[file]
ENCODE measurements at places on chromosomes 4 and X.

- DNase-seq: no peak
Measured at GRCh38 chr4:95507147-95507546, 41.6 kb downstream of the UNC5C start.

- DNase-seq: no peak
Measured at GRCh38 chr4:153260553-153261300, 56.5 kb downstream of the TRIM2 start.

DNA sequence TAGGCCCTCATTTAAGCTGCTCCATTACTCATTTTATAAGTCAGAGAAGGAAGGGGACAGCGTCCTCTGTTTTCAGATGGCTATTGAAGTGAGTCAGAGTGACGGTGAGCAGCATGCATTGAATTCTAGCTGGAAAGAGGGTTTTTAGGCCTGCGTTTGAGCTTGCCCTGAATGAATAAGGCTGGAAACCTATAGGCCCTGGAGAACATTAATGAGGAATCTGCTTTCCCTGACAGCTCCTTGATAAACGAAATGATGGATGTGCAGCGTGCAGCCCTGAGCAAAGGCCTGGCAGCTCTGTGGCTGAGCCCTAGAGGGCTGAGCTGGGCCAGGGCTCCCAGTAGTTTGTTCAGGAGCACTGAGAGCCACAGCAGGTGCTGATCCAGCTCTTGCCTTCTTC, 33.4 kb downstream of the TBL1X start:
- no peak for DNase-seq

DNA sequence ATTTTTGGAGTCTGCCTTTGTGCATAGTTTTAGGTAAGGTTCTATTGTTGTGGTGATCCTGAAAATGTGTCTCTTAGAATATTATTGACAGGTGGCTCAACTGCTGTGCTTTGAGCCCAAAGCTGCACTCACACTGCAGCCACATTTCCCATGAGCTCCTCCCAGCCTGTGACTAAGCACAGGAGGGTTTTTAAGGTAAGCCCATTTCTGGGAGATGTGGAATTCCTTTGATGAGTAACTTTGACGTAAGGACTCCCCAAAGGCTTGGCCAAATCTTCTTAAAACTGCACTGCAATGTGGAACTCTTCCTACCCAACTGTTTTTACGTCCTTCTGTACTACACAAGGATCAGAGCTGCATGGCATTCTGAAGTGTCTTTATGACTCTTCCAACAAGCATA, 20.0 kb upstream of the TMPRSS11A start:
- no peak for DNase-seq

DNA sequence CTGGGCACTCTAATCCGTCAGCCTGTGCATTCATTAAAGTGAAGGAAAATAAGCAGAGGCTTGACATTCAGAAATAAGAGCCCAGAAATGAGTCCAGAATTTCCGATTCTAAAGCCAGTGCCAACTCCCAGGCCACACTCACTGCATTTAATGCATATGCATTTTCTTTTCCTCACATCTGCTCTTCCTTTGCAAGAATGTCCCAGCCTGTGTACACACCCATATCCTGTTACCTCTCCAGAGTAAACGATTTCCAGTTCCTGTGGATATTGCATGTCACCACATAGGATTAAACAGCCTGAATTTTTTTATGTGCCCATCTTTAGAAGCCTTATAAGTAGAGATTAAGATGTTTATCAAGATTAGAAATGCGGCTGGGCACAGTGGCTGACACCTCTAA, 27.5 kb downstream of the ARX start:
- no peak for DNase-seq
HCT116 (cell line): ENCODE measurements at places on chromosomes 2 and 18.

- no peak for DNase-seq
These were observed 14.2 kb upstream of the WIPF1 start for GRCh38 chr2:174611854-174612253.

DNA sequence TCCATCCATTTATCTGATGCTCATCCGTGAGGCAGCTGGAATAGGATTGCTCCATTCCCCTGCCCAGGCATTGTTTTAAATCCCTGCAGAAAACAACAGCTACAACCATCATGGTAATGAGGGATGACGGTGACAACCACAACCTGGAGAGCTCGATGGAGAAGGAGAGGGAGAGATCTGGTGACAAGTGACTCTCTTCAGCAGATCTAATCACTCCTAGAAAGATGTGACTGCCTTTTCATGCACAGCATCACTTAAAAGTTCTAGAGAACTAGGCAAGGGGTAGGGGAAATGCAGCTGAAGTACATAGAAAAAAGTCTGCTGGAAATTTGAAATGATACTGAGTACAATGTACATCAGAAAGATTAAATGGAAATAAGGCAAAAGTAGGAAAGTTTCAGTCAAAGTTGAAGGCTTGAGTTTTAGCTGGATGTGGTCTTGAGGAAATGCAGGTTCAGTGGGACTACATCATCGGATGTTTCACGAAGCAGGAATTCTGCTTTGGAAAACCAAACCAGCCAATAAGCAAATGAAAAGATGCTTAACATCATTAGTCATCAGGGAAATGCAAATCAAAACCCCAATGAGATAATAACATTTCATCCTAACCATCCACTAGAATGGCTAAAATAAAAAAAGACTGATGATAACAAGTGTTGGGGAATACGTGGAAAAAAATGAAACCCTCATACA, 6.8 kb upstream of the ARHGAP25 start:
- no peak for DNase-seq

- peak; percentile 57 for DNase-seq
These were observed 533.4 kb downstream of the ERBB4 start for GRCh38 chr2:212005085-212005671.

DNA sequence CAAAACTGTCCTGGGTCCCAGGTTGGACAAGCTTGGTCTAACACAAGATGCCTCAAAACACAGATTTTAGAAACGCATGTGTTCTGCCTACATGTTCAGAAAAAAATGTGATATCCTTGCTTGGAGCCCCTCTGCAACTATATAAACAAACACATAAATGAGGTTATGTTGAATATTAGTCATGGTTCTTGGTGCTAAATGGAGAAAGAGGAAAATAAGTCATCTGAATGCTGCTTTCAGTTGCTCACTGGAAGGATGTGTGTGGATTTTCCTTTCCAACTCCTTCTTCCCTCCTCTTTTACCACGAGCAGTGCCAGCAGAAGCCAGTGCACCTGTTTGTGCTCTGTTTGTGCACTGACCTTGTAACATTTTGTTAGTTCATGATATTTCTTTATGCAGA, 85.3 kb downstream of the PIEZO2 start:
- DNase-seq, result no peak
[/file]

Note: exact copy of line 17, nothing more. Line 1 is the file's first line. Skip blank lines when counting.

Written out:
- peak; percentile 57 for DNase-seq